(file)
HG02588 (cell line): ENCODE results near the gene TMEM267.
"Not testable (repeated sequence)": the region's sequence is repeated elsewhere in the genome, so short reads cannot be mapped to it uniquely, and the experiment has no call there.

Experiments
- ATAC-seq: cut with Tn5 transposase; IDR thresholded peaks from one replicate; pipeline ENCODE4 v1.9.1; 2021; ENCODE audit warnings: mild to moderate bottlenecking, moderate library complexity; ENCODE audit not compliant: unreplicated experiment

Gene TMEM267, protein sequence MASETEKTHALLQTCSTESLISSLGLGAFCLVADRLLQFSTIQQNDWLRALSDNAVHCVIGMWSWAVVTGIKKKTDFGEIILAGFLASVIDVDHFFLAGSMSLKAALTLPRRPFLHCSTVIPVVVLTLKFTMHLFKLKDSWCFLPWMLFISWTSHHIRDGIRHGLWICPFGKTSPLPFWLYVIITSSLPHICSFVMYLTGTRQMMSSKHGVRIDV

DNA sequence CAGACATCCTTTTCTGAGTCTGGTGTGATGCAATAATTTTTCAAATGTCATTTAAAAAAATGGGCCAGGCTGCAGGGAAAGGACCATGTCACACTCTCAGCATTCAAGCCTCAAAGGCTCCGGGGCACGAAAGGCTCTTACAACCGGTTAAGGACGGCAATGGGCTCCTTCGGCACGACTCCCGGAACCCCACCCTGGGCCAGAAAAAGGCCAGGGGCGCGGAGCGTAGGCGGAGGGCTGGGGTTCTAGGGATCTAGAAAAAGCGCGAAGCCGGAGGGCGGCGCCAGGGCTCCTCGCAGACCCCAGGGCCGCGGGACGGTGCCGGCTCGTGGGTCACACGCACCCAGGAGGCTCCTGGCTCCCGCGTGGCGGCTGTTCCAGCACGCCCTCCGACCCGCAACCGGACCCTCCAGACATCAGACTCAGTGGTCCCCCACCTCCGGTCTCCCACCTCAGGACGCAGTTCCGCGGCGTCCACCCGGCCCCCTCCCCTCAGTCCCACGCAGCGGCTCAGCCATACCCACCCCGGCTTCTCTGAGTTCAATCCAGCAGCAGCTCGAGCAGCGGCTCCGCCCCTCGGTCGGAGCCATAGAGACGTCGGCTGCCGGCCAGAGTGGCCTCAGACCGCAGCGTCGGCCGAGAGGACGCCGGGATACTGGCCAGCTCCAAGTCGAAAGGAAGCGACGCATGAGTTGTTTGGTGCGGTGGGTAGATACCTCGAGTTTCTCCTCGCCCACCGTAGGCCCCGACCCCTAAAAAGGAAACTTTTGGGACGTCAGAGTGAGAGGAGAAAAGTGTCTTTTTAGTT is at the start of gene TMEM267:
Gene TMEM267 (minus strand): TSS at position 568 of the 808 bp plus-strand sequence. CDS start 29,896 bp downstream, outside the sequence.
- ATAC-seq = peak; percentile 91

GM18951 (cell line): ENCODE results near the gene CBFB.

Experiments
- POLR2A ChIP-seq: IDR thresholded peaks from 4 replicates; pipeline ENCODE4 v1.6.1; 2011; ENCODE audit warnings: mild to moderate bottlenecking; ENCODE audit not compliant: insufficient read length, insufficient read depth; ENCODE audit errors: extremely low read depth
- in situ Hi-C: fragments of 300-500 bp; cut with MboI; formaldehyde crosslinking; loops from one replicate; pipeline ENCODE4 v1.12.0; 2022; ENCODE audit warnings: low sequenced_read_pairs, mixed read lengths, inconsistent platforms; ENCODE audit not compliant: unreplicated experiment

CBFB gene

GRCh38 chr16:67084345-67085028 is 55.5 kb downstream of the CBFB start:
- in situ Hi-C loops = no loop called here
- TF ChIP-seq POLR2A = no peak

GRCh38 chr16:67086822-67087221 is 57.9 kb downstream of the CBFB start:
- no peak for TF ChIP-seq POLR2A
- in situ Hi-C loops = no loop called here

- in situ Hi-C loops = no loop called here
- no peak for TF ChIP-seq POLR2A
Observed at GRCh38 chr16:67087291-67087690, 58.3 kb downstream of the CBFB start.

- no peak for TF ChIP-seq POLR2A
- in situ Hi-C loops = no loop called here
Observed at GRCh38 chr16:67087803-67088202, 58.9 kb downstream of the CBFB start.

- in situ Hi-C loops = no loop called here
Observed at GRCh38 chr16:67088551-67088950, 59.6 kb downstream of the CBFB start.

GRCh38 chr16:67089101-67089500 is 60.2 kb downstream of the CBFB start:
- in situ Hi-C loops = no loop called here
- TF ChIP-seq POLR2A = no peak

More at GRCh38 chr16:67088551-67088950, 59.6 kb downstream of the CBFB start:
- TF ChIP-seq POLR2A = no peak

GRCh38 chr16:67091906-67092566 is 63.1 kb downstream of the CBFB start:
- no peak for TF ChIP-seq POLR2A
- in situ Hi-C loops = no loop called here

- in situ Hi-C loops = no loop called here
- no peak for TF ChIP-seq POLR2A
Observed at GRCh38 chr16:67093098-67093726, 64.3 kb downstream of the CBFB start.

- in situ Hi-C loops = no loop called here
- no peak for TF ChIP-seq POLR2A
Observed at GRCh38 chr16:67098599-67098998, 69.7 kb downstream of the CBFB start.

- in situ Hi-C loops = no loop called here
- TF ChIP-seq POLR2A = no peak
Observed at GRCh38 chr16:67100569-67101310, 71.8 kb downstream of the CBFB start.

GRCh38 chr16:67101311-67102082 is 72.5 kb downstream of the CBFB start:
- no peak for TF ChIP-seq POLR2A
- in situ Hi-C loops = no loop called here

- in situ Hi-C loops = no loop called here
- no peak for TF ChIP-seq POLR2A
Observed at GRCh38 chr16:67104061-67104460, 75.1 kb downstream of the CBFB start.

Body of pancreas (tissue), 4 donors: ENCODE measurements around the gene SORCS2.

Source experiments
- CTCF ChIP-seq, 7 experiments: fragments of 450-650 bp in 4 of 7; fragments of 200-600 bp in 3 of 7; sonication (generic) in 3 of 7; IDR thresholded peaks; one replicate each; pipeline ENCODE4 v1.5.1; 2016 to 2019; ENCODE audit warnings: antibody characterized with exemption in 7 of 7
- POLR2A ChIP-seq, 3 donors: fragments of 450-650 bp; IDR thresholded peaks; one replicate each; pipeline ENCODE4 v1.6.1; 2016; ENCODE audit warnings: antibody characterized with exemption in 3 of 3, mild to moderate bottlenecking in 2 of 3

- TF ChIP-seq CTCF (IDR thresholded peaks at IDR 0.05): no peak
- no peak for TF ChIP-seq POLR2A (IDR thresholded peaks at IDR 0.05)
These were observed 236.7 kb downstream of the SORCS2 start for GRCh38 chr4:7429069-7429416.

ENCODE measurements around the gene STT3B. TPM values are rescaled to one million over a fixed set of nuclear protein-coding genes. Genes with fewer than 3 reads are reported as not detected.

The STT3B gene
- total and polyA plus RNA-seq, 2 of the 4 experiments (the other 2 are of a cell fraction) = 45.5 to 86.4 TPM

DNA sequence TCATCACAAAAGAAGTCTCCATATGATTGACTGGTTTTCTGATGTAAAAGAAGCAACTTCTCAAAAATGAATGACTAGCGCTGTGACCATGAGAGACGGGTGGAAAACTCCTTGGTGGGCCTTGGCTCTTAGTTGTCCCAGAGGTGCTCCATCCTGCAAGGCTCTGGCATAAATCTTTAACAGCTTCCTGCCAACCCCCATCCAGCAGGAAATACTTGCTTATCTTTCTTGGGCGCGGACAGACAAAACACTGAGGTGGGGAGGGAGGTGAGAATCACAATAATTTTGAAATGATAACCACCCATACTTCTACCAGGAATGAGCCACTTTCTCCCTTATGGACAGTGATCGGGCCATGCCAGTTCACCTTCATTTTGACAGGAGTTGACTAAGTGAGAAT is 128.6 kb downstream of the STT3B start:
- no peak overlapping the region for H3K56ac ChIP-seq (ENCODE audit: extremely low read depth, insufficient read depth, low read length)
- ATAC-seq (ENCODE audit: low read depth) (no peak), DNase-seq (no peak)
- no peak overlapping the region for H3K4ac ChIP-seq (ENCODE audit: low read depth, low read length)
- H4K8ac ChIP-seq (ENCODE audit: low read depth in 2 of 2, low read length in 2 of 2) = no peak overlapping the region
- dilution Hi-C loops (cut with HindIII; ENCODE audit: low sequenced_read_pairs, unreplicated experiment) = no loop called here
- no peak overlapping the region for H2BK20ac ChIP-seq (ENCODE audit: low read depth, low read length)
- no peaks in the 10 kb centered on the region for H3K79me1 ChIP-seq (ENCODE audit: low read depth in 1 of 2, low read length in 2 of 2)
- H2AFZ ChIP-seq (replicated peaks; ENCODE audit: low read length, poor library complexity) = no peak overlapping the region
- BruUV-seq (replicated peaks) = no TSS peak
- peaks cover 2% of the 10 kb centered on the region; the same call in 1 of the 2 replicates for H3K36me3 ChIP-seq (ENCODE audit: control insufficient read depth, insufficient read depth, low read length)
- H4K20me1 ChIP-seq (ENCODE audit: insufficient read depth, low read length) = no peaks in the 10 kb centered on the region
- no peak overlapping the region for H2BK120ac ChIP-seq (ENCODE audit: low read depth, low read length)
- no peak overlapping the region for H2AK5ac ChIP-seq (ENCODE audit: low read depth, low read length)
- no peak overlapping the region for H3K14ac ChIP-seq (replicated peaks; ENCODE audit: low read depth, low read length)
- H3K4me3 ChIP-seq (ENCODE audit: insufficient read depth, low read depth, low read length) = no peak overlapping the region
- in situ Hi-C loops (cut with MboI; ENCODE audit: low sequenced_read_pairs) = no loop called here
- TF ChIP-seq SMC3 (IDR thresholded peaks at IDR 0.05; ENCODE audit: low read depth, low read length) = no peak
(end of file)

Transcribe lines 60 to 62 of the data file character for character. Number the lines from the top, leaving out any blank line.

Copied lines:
- total and polyA plus RNA-seq, 2 of the 4 experiments (the other 2 are of a cell fraction) = 45.5 to 86.4 TPM

DNA sequence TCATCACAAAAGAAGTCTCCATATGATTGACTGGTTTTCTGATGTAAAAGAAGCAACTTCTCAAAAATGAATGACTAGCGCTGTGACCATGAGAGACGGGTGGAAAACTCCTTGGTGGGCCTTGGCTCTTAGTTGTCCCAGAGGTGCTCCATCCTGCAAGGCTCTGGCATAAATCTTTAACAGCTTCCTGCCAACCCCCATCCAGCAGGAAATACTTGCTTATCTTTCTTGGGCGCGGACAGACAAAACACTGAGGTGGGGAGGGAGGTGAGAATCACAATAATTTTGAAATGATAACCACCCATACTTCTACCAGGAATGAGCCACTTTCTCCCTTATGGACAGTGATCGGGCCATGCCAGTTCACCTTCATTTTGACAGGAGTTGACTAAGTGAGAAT is 128.6 kb downstream of the STT3B start:
- no peak overlapping the region for H3K56ac ChIP-seq (ENCODE audit: extremely low read depth, insufficient read depth, low read length)